In September 2020, former Columbia University gynecologist Robert Hadden was indicted on six counts of sexual abuse. These alleged assaults, involving a minor and five adult patients, took place between 1993 and 2012, and involved enticing victims to travel to his medical practice in New York. Hadden entered a plea of not guilty. Now, Hadden faces a seventh count after investigators uncovered new evidence on a laptop connected with the case.
Each count carries a maximum of 20 years in prison. Hadden has pleaded not guilty to the first six counts and plans to plead not guilty to the new count.
First charged in 2014, he walked free
The first time Hadden was charged with sexual assault was 2014, when he faced six counts – two counts of forcible touching, five counts of criminal sex acts, and two counts of sexual abuse. Worse? Most of the patients he assaulted were pregnant.
In a plea deal, he pleaded guilty to Criminal Sexual Act in the Third Degree, an E felony, and Forcible Touching, an A misdemeanor in New York. The plea deal required he surrender his medical license and register as a level one sex offender. A level one sex offender, per Gothamist, “is the lowest risk rating on the sex offender registry and expires after 20 years.”
Hadden never received any jail time, and he is not listed in New York State’s sex offender registry.
A number of civil cases against Hadden and his former employer, Columbia University, were filed before and after the trial. These filings increased dramatically when Evelyn Yang, wife of former Democratic presidential candidate Andrew Yang, revealed that she too was assaulted by Hadden while she was pregnant.
Lawsuit grows to 175 women
As of April 2021, a lawsuit against Hadden and Columbia was 175 women and counting. The first filing, in 2018, started with 17 women, and at least two of the plaintiffs allege their sexual assaults began when they were teenagers. Women continue speaking out against Hadden and the institutions who allowed him to continue practicing and assaulting patients. The Columbia Spectator notes:
At the time of Hadden’s initial arrest in 2012, Columbia did not reach out to his former patients or respond to the women who had come forward with stories of abuse. Lawyer Anthony T. DiPietro, who has been working on the case against Hadden for nine years, claims that the University was made aware of allegations of sexual misconduct against Hadden as early as 1995, citing a letter sent in that year by the then-acting chair of obstetrics and gynecology, Dr. Harold Fox, apologizing to a patient for an incident of sexual abuse involving Hadden.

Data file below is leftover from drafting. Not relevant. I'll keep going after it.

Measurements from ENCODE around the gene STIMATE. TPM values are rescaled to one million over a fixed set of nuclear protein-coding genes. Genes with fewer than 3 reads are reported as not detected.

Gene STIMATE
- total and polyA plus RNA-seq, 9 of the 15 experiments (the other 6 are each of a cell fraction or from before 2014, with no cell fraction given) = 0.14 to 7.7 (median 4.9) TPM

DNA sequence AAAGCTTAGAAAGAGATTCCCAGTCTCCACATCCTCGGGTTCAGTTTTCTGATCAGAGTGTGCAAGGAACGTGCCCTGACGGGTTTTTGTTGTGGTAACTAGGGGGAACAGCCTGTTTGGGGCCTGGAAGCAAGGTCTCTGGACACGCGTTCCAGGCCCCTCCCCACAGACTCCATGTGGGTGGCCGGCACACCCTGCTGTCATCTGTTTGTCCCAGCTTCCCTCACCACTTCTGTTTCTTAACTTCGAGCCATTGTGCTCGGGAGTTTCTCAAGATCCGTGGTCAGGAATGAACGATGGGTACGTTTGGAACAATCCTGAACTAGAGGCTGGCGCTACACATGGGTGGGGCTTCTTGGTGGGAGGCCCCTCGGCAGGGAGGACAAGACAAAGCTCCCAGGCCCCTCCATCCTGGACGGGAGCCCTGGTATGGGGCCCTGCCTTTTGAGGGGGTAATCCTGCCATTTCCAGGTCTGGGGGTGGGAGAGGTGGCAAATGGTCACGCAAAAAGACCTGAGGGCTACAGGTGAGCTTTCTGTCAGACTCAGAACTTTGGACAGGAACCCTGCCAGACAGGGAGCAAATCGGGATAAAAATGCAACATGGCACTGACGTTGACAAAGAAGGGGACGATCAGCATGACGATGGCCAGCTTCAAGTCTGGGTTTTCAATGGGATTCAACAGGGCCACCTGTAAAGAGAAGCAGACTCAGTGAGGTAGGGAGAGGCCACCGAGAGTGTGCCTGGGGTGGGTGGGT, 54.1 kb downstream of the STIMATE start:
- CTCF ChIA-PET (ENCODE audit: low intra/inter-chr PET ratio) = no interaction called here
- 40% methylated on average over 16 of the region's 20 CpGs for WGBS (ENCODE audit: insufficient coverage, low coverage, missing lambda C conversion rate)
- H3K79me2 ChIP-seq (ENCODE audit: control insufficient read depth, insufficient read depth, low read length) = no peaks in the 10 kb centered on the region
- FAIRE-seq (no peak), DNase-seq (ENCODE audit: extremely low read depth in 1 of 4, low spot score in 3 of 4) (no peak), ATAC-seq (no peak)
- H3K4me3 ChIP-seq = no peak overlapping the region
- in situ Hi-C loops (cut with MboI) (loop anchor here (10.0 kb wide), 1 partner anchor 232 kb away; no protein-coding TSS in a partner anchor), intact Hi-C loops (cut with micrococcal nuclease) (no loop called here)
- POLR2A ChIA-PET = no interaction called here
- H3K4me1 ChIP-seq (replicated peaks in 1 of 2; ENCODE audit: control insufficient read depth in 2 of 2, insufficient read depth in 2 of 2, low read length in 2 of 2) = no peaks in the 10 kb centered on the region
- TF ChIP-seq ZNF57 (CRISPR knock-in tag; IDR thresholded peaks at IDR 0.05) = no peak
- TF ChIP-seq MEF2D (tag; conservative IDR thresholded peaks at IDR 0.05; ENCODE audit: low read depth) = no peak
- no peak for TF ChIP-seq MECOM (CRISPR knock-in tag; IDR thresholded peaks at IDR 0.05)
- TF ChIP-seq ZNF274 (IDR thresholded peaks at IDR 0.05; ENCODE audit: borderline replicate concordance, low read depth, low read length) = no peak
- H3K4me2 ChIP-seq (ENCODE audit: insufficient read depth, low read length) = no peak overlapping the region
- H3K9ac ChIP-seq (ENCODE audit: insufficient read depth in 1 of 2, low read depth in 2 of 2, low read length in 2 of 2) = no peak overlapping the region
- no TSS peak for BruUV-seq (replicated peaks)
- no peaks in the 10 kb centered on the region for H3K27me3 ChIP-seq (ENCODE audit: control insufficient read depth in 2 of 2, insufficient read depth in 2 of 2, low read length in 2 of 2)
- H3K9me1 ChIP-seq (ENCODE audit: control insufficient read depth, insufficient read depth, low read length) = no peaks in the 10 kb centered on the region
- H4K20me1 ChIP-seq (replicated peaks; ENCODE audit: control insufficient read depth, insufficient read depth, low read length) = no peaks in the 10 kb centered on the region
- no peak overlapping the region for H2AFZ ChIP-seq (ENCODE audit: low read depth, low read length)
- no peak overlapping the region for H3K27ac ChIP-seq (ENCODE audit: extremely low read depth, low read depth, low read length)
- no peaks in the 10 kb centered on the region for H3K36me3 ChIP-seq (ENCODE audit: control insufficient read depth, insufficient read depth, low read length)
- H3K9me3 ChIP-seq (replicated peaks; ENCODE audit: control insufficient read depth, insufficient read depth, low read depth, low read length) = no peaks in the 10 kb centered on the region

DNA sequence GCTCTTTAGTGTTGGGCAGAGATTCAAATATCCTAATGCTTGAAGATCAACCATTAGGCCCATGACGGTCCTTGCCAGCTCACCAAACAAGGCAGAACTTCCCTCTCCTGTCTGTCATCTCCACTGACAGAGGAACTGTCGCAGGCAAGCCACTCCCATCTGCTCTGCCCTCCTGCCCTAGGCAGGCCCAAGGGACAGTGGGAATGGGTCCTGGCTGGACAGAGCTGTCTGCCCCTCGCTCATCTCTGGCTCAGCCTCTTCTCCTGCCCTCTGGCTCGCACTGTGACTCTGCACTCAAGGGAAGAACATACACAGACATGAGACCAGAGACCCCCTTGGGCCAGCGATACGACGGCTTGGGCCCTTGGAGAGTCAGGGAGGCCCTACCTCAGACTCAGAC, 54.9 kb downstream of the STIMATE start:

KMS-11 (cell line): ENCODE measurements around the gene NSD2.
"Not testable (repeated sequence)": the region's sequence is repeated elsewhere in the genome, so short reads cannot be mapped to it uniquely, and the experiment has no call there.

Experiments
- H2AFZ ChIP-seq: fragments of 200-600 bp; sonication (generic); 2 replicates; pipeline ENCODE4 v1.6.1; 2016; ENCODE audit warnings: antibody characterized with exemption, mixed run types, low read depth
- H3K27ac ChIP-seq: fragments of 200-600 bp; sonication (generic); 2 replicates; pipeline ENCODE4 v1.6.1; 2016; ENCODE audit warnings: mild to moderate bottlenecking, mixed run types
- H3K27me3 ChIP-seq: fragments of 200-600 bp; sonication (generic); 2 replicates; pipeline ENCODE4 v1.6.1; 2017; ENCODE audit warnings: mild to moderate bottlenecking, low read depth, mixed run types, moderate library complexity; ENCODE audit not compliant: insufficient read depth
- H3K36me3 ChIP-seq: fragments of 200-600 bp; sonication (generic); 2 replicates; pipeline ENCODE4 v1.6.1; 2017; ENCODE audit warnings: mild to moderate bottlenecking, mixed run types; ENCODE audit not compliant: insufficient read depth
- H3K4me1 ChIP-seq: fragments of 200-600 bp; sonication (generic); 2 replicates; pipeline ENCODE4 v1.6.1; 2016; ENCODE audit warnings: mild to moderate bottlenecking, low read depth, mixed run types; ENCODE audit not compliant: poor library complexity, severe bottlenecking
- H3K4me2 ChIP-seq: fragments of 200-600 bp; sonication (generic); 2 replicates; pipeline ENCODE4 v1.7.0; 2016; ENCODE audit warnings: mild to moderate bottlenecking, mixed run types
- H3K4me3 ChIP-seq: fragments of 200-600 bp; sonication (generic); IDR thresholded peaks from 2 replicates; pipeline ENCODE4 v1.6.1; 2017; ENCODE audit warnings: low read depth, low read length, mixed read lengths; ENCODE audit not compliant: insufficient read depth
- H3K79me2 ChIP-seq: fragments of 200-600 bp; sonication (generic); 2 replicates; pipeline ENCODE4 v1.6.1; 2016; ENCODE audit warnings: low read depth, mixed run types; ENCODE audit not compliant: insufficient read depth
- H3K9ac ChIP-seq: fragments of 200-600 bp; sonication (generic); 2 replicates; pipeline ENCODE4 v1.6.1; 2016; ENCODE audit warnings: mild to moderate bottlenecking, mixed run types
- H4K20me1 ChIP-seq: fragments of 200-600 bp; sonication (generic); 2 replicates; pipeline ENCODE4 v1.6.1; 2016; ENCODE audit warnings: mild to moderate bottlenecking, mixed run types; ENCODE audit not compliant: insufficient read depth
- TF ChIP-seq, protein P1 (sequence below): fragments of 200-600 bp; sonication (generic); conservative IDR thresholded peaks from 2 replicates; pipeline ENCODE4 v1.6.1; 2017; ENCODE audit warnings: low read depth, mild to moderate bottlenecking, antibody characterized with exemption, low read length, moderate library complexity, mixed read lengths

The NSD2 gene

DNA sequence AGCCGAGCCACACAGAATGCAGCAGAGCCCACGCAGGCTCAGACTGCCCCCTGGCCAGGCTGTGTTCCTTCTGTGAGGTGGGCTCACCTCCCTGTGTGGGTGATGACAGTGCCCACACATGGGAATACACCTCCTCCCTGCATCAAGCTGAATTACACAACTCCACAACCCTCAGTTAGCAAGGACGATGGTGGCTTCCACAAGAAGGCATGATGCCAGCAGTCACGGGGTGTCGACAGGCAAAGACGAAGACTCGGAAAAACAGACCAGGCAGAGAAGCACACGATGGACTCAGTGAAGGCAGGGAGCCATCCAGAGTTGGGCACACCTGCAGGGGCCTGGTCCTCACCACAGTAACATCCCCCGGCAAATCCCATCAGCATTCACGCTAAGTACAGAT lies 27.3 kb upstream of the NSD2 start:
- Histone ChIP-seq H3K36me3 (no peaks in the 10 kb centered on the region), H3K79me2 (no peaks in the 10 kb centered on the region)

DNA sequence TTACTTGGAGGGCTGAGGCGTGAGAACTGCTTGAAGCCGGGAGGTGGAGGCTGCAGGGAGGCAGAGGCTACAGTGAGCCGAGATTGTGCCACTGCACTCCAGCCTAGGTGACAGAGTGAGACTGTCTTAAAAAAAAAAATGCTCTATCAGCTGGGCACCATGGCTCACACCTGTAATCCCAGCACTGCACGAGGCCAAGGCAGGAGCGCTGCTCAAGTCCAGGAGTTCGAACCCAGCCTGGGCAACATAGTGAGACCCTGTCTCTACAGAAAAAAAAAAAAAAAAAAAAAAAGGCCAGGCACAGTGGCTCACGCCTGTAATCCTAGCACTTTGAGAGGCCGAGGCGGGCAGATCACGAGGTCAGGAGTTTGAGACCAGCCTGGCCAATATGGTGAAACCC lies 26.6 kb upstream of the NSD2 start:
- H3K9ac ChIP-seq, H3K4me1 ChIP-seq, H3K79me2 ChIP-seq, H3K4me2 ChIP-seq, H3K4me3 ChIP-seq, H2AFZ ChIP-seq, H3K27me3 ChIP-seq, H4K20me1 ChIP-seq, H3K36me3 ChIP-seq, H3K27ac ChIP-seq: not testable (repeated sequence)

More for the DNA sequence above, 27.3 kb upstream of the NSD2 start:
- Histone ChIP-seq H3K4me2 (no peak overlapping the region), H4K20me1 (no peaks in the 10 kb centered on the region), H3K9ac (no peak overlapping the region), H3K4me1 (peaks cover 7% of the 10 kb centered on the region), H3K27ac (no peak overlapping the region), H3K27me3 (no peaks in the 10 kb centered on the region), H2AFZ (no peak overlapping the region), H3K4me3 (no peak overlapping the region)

Patients also were not notified of Hadden’s arrest, instead being told he was on vacation or medical leave. Later, patients received a letter notifying them that his private practice had closed and referred them to one of his partners for further care.
Notes The Spectator, “Unequal power dynamics between physician and patient have made it so that many women are unsure of whether what Hadden would have called medical treatment was actually a form of sexual abuse.”
New charges announced
Now, Hadden faces further criminal charges after authorities discovered evidence on a seized laptop. Prosecutors added a seventh count of sexual abuse of a patient, occurring during appointments between 2008 and 2009. They added this new count after finding child pornography on a laptop connected with the case, seized from Hadden’s deceased father’s home in 2020.
Regarding the laptop’s contents, Hadden’s public defender told CBS News, “We have been asking (the prosecution) whether they plan to make use of that, whether they have any evidence that Mr. Hadden had anything to do with that, et cetera…I’ve been pressing on this issue because I don’t see how it’s admissible in the case in chief, and obviously it would change the trial greatly.”
Prosecutors have until September 3 to notify Hadden’s defense team if they plan to use the contents of the laptop and other seized electronics at the trial.
Your rights in a medical setting
Visiting a medical professional like a gynecologist or obstetrician puts you in a vulnerable position where you must trust that doctor with your healthcare and your body. Your doctor must be professional and ethical 100% of the time. When you visit your doctor for an exam, you should expect the following:
- A chaperone in the room at your request
- Request a doctor of your preferred gender
- The ability to end an exam whenever you feel uncomfortable
- Privacy during an exam
- The choice to undress at your own level of comfort and not remain undressed any longer than necessary
- Ask for translation and/or information in your native language
- Have your pain taken seriously
Ask your doctor to explain each step of the exam or procedure beforehand. This way you should know what to expect – and what’s not okay. It is never okay for a doctor to be secretive about what they are doing, to not wear gloves, ask you intrusive questions about your sex life, or anything that makes you uncomfortable.
If you believe you were sexually assaulted by a medical professional, we invite you to browse our legal resources about sexual assault here in Southern California.
Then, we urge you to contact the Los Angeles attorneys at Taylor & Ring. We fight to protect the rights of sexual assault survivors and bring their abusers to justice. Contact us today to find out how we can help you. We would like to hear your story. To schedule a free consultation, call our office at 310-776-6390, or complete our online contact form.